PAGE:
Trey Anastasio Announces Two New Symphony Performances This Fall

first_imgTrey Anastasio has just announced two new orchestral performances on September 27th and 29th with the Nashville Symphony and the Atlanta Symphony Orchestra, respectively. The Phish maestro is known for having wide-ranging music tastes: In addition to the Vermont jam foursome, Trey fronts his own horn-steeped side project, Trey Anastasio Band, served as a judge for this year’s NPR Tiny Desk Contest, was nominated for a Tony Award for the score he contributed to Broadway musical Hands On A Hardbody, and is a self-proclaimed pop music fanatic, frequently adapting unexpected contemporary songs, as he and Bob Weir did with Lady Gaga‘s “Million Reasons” at Wanee this past weekend.But while his musical tastes are diverse and stylistically broad, his educational background lies in classical composition. Since 2001, the Phish guitarist has worked with a several highly-regarded symphonies nationwide, including the Los Angeles Philharmonic, New York Philharmonic, and the National Symphony Orchestra, composing orchestral arrangements of his Phish material and leading the ensembles on guitar. Most recently, in the Fall of 2014, Trey performed a series of orchestral concerts to showcase his newest composition, “Petrichor,” which has since been adapted for the Phish canon (on 2016’s Big Boat) and served as the centerpiece for the 2016-2017 New Year’s Gag. Trey’s past orchestral shows have also included adaptations of other classic Phish compositions, including “Divided Sky,” “You Enjoy Myself,” “Guyute,” “Wilson,” and more. Below, you can watch footage of Trey performing “You Enjoy Myself” with the Colorado Symphony Orchestra on February 28th, 2012:Tickets for the newly announced performances will be available through a real time pre-sale beginning Friday, April 28th, 2017 at 10AM local time and ending Thursday, May 4th at 5PM EST. Tickets go on sale Friday, May 5, 2017 at 10AM EST for the Nashville performance, and 12pm EST for Atlanta. Tickets can be purchased online here.[Cover photo via]last_img read more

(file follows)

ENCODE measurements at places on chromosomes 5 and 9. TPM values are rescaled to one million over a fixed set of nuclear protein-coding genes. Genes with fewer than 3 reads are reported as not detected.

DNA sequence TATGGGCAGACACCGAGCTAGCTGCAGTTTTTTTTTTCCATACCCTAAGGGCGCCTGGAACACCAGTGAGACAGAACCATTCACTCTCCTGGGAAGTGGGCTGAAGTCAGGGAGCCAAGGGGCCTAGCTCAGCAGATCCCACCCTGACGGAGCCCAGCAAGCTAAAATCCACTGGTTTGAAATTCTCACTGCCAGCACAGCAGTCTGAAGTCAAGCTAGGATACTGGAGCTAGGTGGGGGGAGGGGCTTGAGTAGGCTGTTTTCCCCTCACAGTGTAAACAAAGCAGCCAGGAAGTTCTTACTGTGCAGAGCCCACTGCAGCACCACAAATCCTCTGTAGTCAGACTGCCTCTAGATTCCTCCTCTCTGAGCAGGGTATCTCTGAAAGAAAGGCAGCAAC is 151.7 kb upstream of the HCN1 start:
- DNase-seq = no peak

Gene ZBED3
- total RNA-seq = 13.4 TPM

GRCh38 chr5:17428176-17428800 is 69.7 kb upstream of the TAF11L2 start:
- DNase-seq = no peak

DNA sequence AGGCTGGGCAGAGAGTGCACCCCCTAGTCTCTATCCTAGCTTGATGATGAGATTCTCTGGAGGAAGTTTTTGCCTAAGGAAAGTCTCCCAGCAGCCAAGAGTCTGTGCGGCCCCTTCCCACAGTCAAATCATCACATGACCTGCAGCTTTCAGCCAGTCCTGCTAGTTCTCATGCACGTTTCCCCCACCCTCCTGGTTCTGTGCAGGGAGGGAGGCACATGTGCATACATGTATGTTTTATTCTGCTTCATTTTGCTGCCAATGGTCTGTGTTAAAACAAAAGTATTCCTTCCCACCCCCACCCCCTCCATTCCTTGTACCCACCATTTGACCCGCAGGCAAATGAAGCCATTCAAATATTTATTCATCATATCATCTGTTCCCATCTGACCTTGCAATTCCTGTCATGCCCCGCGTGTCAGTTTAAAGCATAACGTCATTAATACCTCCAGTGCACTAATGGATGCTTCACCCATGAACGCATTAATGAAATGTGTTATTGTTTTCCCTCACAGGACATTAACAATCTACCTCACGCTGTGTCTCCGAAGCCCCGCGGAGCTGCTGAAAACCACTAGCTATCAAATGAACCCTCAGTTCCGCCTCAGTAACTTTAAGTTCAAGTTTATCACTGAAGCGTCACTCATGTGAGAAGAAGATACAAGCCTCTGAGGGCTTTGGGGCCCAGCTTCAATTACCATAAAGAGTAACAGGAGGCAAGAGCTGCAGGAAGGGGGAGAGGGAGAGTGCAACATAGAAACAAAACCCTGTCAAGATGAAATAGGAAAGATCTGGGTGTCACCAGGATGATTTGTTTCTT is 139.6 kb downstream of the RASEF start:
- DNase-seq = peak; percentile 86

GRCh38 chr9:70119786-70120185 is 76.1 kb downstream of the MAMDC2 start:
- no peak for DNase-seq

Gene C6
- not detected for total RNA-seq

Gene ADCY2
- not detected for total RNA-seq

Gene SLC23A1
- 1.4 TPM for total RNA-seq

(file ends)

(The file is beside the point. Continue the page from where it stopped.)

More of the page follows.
Legendary Long Island Venue ‘My Father’s Place’ To Reopen In 2018

first_imgYou don’t often think of Roslyn, New York, in Long Island as a place that has played host to some of the greatest rock and music acts of the 70’s and 80’s. However, back when My Father’s Place was open, it most certainly was, hosting big-name artists such as Bruce Springsteen, The Police, U2, The Ramones, John Mellencamp, Bob Marley, Tom Petty & The Heartbreakers, Aerosmith, Tom Waits, and many more. During its 16-year tenure from 1971 to 1987, My Father’s Place hosted over 6,000 performances, many of which were broadcast live on WLIR-FM and subsequently recorded for other radio stations to broadcast.Today, club founder Michael “Eppy” Epstein announced that the club will once again reopen its doors within The Roslyn Hotel and that he has signed an agreement to bring the club back in early 2018 after a 30-year absence. Epstein explained, “I want to do stuff that no one else is doing….I want to give people a live music experience unlike anything else on Long Island.” Plans for the venue include a supper club with a 200-person capacity, along with an upscale restaurant at a 60-person capacity, along with 150 shows per year to go along with that, with hopes of former attendees will once again return.“It’s a continuation of the business,” Epstein said. “If you were 18 when you went to My Father’s Place, you’re 50-something or 60-something now and you want a place with a nice tablecloth, a nice chair and an intimate concert performance.” The Police | My Father’s Place | 2.10.79 (Full Show)[via vigango][via Newsday – cover photo courtesy of]last_img read more

Urgent message on ghetto life